In the world of public relations, social responsibility is a critical part of the heart of a brand. It’s an important way for organizations to connect with and give back to the communities they do business in. It’s a popular tactic for mega-corporations all the way to small businesses. When it comes to personal brands, we typically associate social responsibility with the high-dollar philanthropy of celebrities, high-profile business people, or politicians.
This year, we have already seen the incredible support for relief in Haiti following January’s catastrophic earthquake, with some celebrities donating as much as $1 million to aid in disaster relief.
But social responsibility is also an important part of the lives of individuals like you and me who may contribute by volunteering for local organizations or by financial support – though probably a little less than the million-dollar philanthropic donations that make headlines all by themselves.
When it comes to social responsibility, authenticity is important for corporate and celebrity brands alike. After all, giving back is a great way to demonstrate the heart of a brand. And those like Pepsi or Target are even going so far as to crowdsource philanthropy dollars – ostensibly to reinforce the idea that they care about what their customers care about.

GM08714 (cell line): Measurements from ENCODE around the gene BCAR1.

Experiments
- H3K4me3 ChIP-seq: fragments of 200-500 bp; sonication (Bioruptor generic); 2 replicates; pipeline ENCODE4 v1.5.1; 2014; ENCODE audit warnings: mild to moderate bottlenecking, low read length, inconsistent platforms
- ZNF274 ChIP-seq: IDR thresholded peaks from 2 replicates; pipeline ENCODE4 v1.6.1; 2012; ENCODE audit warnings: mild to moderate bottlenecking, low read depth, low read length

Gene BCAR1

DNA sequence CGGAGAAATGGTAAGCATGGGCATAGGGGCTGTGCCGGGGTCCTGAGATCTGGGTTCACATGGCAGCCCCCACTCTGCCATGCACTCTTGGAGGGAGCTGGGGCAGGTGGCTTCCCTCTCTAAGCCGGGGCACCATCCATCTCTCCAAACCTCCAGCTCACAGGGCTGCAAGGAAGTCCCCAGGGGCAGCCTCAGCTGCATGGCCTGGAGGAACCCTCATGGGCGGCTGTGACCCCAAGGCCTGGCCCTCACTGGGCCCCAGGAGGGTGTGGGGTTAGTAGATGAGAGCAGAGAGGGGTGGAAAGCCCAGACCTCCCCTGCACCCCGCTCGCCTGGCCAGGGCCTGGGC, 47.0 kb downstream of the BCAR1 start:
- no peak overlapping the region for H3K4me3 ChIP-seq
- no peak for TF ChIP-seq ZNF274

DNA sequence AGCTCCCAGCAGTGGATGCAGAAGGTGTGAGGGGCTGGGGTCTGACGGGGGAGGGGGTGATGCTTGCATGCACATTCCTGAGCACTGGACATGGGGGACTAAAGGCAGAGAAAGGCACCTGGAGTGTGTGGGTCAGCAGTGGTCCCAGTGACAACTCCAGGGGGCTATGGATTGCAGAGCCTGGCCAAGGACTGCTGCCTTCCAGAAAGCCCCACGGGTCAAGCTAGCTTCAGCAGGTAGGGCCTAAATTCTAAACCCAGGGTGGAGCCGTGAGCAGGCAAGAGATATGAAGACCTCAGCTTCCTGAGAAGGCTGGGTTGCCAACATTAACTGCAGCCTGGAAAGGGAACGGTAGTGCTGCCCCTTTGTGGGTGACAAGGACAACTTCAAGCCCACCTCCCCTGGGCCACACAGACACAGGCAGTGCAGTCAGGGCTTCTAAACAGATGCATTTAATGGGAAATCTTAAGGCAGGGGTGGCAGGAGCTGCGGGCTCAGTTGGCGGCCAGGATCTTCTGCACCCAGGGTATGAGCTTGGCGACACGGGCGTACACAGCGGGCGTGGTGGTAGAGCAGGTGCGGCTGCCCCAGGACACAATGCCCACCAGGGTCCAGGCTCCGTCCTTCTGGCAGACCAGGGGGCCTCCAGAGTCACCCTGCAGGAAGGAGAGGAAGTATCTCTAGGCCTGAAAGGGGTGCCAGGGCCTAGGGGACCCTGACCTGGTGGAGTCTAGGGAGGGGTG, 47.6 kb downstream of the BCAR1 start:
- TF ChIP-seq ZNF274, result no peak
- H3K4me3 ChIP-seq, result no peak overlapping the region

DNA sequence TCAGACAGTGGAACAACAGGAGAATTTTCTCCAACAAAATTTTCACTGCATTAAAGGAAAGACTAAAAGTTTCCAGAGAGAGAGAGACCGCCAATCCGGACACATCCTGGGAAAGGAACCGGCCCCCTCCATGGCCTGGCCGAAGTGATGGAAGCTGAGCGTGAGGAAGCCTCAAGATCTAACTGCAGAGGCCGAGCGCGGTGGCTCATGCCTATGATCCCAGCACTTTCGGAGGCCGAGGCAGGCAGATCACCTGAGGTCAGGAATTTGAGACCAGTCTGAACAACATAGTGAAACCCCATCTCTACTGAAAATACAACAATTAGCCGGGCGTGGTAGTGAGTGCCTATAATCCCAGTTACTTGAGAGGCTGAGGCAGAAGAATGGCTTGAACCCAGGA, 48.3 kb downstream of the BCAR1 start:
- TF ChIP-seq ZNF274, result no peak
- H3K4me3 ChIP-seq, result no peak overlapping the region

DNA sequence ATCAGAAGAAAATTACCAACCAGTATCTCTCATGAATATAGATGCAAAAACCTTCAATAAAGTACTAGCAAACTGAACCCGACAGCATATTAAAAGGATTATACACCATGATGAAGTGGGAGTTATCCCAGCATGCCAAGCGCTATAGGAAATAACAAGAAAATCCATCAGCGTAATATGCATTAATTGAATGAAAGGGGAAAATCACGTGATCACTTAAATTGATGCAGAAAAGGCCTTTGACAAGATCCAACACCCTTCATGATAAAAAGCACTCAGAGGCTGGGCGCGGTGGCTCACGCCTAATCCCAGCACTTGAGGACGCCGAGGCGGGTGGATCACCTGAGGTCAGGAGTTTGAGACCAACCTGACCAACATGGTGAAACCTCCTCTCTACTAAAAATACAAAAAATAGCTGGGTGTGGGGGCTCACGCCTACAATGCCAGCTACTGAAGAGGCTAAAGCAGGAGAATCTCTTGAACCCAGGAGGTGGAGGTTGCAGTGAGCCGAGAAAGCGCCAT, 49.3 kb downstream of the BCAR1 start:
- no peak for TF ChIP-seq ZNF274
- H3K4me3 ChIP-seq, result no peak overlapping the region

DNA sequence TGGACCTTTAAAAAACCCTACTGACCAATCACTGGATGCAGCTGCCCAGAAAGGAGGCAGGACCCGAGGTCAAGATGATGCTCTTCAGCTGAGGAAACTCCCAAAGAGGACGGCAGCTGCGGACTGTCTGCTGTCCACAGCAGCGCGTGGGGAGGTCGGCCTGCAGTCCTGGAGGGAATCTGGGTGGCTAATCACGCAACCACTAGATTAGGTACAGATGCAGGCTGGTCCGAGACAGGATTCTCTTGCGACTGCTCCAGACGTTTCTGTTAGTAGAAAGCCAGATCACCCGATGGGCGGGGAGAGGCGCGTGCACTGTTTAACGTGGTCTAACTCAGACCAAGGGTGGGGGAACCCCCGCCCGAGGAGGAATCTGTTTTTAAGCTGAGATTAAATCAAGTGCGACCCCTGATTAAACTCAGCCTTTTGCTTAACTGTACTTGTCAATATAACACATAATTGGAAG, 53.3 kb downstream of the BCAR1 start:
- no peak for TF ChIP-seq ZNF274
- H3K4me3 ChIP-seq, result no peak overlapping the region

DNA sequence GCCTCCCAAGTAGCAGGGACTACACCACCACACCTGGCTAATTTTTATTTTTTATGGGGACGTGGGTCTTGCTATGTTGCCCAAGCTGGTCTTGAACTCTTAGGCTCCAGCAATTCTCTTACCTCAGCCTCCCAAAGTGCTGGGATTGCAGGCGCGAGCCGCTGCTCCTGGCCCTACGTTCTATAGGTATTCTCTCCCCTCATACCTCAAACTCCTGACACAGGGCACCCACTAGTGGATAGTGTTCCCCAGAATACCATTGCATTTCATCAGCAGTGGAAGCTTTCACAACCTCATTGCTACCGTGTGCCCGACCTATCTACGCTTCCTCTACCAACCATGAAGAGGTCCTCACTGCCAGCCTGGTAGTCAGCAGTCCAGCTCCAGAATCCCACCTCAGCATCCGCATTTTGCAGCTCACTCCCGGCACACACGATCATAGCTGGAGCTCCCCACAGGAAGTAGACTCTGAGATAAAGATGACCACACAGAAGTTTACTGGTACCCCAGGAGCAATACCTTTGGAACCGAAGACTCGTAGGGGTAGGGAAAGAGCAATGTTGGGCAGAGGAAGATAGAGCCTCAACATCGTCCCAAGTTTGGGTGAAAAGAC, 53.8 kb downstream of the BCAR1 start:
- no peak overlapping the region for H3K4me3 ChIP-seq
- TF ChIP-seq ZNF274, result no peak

But when it comes to personal brands, the idea of authenticity in social responsibility is even more important. After all, character is what you do when no one’s looking.
So what does that say about doing the right thing, and then asking people to look?
At first glance, the answer may seem obvious. But in today’s hyper-localized, super-personalized media environment, it’s not as cut-and-dried as you might think. In some ways, the lines are blurred a bit.
After all, your favorite charity likely to have its own Facebook page or Twitter account. And an increasingly critical way of giving back is simply to help scale and support that organization’s efforts through your own networks.
So, if you want to share some of the soul of your personal brand online, give of your money as you see fit, but skip the toot-your-own-horn approach. Instead, help build the brand of an organization you care about. Help them raise funds or recruit more volunteers. Become an official volunteer, board member, or group supporter. Help them gain awareness – online and off.
But most importantly, make social responsibility personal first. Give in ways that are meaningful to you.
Because giving not only reflects the soul, it refreshes it.
Your Turn: What do you think about supporting charitable organizations as a ‘personal brand’? Does it make your support inauthentic if you share it in a public way? Do you follow or support charities online? Do you think it makes a difference? Share your thoughts and ideas in the comments section!